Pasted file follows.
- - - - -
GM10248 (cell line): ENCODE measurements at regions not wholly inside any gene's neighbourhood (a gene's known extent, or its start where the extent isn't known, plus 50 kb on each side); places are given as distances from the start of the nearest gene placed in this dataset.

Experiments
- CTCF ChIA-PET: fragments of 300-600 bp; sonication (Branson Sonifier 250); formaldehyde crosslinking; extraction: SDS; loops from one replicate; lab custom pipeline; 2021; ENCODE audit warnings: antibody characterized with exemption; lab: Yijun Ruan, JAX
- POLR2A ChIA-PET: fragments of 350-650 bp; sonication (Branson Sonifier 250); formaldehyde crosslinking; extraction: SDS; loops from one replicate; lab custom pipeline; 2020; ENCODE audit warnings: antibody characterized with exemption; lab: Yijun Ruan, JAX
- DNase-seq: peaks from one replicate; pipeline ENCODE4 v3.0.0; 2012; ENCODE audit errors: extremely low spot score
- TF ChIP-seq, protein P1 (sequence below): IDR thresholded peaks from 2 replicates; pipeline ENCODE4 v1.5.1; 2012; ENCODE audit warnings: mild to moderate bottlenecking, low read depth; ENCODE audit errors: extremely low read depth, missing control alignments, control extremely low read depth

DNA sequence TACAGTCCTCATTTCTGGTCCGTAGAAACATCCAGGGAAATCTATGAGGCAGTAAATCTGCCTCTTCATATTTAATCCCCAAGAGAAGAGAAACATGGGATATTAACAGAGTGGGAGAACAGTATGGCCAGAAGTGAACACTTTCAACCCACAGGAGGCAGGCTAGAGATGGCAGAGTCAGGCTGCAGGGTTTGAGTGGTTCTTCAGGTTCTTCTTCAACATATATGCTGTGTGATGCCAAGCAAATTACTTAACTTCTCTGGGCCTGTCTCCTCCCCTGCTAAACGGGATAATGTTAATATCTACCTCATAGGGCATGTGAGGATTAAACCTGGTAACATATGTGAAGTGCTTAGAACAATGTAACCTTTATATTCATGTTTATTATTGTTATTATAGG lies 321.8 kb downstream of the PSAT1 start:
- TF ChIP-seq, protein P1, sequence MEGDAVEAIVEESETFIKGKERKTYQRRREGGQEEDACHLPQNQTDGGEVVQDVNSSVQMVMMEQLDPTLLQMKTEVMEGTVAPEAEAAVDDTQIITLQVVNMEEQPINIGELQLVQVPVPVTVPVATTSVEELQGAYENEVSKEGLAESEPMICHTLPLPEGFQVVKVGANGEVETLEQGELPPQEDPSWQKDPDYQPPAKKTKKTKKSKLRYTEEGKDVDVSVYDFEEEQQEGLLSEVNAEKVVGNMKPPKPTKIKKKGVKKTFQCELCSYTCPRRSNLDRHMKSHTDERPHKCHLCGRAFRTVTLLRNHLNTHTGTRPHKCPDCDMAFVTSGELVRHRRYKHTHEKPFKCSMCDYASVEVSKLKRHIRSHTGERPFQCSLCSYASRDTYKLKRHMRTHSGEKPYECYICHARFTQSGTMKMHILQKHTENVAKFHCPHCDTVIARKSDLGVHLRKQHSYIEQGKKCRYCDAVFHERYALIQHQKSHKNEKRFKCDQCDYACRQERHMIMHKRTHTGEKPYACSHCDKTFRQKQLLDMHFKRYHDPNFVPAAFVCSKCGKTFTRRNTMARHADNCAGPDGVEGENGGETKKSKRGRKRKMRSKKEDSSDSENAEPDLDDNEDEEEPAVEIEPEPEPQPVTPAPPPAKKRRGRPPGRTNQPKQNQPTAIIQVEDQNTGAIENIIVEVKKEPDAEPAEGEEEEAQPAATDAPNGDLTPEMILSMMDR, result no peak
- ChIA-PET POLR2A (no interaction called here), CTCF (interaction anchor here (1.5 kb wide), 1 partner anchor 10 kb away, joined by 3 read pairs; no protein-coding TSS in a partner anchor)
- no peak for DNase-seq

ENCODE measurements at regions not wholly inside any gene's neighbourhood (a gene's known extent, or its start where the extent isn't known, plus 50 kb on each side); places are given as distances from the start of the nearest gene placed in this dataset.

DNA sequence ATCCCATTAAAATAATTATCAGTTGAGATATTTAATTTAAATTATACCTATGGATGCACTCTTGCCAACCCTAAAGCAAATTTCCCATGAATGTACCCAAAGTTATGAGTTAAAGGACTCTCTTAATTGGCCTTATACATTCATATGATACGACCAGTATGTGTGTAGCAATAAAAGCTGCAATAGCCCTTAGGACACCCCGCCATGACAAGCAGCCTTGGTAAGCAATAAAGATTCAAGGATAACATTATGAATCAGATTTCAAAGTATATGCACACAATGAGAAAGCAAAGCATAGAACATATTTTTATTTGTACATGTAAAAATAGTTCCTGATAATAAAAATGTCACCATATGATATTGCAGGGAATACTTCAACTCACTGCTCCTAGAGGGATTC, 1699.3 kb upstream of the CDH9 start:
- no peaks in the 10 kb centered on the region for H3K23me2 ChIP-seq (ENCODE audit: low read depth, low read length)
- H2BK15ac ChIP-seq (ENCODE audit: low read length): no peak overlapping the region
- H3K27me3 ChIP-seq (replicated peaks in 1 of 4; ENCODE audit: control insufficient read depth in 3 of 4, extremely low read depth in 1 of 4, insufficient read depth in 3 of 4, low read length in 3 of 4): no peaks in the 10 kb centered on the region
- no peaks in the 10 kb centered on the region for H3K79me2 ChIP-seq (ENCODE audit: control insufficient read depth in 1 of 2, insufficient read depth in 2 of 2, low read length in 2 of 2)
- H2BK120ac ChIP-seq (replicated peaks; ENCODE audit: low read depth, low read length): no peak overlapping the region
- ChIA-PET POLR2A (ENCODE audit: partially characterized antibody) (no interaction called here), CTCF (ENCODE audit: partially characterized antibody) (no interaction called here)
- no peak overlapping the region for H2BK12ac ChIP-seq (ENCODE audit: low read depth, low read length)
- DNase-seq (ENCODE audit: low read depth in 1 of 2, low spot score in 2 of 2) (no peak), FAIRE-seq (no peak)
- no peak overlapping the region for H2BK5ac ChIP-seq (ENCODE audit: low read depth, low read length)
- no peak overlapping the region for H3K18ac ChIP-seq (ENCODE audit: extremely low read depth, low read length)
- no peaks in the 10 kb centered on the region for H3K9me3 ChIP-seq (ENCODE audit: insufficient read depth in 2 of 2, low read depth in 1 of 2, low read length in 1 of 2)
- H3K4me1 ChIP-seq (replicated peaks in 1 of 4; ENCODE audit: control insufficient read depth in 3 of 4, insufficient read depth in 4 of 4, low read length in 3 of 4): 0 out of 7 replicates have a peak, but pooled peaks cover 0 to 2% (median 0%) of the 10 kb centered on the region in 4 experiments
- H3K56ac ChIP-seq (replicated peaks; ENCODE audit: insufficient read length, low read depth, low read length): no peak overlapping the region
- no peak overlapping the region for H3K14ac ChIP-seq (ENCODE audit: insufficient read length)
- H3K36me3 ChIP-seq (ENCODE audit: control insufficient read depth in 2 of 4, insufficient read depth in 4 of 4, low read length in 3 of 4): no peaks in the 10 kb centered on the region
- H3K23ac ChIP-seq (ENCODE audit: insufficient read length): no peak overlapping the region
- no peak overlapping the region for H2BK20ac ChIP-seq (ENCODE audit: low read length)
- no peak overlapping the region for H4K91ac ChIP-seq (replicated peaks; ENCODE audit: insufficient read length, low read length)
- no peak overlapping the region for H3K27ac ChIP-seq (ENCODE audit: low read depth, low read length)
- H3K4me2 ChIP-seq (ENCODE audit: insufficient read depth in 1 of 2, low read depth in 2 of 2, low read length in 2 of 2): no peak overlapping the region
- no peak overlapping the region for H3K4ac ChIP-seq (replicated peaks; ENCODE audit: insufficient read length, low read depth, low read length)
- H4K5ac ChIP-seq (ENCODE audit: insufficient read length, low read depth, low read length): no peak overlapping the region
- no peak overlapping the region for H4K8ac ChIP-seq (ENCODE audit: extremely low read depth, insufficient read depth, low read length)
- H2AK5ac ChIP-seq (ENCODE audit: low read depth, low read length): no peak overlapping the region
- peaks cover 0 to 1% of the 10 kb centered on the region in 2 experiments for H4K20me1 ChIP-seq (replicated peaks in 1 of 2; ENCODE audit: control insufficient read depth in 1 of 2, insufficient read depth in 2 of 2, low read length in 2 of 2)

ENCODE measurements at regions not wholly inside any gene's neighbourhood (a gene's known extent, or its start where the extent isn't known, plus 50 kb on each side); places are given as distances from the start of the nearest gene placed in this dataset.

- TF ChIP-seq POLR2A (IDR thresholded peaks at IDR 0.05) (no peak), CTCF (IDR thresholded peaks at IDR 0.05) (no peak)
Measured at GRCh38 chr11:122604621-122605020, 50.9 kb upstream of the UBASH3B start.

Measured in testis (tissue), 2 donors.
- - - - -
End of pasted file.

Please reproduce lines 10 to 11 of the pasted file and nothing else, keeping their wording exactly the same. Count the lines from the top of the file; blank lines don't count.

- no peak for DNase-seq

ENCODE measurements at regions not wholly inside any gene's neighbourhood (a gene's known extent, or its start where the extent isn't known, plus 50 kb on each side); places are given as distances from the start of the nearest gene placed in this dataset.